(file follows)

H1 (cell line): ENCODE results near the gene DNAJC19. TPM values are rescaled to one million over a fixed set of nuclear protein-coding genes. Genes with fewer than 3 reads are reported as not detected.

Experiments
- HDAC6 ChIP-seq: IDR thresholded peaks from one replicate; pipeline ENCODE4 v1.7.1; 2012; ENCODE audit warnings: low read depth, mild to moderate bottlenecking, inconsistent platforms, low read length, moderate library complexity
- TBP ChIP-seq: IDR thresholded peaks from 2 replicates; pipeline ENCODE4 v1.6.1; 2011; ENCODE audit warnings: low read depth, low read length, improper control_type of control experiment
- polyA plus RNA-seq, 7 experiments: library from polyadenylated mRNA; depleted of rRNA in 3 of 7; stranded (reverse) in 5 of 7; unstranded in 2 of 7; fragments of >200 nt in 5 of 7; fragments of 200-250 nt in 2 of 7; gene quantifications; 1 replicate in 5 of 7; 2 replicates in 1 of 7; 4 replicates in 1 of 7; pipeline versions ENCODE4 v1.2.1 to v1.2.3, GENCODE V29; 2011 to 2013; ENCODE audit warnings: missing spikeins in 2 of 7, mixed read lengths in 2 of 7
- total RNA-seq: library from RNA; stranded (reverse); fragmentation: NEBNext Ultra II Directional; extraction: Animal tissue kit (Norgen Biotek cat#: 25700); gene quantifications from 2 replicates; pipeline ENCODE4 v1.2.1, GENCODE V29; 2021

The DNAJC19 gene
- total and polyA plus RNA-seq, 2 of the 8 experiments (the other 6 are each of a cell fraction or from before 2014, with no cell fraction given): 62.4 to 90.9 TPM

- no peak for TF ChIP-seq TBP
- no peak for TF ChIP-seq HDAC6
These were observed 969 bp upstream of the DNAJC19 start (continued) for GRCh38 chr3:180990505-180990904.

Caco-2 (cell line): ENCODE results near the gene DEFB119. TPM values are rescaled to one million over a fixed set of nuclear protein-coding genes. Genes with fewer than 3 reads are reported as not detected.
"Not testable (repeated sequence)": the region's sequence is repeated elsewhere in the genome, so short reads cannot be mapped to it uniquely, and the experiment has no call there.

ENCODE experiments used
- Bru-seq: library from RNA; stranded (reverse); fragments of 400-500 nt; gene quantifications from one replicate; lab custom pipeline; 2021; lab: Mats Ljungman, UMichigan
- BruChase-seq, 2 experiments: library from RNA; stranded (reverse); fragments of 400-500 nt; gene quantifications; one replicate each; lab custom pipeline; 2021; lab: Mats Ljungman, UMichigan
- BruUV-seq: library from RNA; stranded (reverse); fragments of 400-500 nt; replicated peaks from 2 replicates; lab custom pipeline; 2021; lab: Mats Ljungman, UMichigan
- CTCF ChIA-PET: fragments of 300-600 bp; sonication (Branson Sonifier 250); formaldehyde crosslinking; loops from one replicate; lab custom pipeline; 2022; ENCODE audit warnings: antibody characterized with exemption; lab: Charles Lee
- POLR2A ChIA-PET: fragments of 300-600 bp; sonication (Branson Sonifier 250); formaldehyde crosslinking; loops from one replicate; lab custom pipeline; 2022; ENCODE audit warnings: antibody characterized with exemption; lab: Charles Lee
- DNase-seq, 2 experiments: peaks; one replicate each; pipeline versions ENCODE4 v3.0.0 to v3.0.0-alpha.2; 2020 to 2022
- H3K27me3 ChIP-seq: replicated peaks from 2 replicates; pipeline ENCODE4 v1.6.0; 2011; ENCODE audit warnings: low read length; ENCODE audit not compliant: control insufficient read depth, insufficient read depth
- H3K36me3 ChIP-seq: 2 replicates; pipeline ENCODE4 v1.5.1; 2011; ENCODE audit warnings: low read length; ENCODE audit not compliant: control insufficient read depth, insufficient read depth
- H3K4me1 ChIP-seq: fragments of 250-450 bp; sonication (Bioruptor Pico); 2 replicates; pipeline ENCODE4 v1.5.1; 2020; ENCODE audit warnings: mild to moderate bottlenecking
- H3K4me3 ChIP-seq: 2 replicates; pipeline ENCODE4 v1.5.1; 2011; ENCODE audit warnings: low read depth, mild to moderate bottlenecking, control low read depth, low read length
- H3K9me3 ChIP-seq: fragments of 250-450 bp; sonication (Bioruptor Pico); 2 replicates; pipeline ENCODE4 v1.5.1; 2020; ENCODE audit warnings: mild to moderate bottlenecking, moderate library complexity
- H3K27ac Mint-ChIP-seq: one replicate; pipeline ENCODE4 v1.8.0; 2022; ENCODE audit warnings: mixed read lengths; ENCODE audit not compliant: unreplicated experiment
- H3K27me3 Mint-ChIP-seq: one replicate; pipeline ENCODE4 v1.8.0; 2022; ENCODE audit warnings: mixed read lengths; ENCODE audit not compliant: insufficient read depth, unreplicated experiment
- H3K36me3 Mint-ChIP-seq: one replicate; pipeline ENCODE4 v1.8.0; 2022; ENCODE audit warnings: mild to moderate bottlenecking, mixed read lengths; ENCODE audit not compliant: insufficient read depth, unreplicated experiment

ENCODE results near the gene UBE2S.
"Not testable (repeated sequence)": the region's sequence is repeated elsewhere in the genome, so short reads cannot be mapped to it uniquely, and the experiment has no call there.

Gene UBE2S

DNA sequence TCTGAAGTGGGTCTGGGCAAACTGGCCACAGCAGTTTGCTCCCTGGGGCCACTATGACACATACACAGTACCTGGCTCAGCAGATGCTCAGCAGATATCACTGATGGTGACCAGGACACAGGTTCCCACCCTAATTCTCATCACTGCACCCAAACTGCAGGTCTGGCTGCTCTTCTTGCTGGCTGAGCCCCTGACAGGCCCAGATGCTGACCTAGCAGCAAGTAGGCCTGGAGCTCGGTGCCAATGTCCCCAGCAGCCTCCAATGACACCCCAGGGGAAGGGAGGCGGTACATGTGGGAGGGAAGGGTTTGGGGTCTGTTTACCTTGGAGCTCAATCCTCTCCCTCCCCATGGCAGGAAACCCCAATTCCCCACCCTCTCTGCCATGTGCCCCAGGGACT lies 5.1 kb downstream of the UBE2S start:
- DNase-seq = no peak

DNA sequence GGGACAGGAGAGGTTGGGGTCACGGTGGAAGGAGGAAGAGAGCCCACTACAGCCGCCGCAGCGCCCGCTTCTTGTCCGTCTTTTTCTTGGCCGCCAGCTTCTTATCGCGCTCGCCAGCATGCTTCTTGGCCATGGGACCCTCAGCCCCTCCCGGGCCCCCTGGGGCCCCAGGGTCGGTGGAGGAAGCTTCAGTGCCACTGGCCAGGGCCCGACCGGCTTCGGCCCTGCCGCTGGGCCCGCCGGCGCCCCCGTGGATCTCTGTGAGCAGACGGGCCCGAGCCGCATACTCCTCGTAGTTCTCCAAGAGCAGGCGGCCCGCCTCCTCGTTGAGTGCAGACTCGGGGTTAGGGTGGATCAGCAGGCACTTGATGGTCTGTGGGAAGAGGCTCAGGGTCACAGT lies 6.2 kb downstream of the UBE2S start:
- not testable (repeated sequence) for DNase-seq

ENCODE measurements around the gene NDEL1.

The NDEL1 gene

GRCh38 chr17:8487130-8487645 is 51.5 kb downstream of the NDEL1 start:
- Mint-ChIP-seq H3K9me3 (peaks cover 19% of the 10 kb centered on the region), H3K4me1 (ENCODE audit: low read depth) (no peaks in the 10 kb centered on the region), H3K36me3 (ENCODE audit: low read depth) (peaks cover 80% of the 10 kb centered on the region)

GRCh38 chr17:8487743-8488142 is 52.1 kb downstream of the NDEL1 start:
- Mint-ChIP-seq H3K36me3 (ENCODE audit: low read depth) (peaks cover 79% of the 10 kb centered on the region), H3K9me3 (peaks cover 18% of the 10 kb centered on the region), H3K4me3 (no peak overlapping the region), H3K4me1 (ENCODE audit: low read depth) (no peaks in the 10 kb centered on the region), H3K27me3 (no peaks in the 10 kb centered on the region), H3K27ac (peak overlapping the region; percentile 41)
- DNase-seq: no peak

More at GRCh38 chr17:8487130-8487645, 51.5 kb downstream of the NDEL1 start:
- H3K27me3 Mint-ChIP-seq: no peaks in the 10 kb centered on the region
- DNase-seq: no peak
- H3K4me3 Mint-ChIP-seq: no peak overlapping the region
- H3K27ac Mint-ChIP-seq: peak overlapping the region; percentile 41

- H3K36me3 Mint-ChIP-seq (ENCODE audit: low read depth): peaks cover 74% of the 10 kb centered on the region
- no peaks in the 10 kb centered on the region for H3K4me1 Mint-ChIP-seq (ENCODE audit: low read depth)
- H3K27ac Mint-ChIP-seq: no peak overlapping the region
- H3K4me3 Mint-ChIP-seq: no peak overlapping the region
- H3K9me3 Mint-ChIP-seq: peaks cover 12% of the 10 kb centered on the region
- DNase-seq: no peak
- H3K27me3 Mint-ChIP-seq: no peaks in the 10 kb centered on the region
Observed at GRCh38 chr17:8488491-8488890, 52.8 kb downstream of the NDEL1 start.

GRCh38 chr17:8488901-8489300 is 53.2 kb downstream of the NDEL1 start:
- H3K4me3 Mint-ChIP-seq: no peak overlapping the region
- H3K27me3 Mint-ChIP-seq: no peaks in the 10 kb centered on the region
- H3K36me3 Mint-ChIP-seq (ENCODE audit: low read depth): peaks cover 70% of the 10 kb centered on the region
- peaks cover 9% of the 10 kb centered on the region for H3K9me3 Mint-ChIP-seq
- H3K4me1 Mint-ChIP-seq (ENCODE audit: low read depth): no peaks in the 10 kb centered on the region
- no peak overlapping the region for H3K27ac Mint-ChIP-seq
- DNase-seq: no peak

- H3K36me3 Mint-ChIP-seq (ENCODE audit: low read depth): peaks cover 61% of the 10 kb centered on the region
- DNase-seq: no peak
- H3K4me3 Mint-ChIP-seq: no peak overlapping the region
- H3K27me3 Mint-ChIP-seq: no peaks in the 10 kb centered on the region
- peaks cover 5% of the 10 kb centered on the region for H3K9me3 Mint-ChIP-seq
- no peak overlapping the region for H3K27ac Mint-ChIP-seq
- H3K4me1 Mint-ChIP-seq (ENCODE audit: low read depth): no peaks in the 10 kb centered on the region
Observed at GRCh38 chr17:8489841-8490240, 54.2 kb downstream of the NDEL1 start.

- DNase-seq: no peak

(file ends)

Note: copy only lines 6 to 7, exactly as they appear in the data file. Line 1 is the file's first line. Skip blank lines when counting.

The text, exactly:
- total RNA-seq: library from RNA; stranded (reverse); fragmentation: NEBNext Ultra II Directional; extraction: Animal tissue kit (Norgen Biotek cat#: 25700); gene quantifications from 2 replicates; pipeline ENCODE4 v1.2.1, GENCODE V29; 2021

The DNAJC19 gene